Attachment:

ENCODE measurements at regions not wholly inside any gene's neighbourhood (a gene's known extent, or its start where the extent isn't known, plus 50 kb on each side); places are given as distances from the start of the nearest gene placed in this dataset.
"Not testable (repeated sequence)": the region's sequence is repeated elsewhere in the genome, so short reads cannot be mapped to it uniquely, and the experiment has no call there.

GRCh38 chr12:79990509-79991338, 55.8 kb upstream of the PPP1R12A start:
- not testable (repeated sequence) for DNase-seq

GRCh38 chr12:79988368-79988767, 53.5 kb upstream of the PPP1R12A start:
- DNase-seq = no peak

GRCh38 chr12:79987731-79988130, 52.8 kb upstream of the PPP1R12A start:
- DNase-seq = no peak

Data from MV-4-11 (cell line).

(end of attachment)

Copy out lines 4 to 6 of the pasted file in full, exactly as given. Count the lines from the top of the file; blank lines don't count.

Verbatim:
- not testable (repeated sequence) for DNase-seq

GRCh38 chr12:79988368-79988767, 53.5 kb upstream of the PPP1R12A start:
- DNase-seq = no peak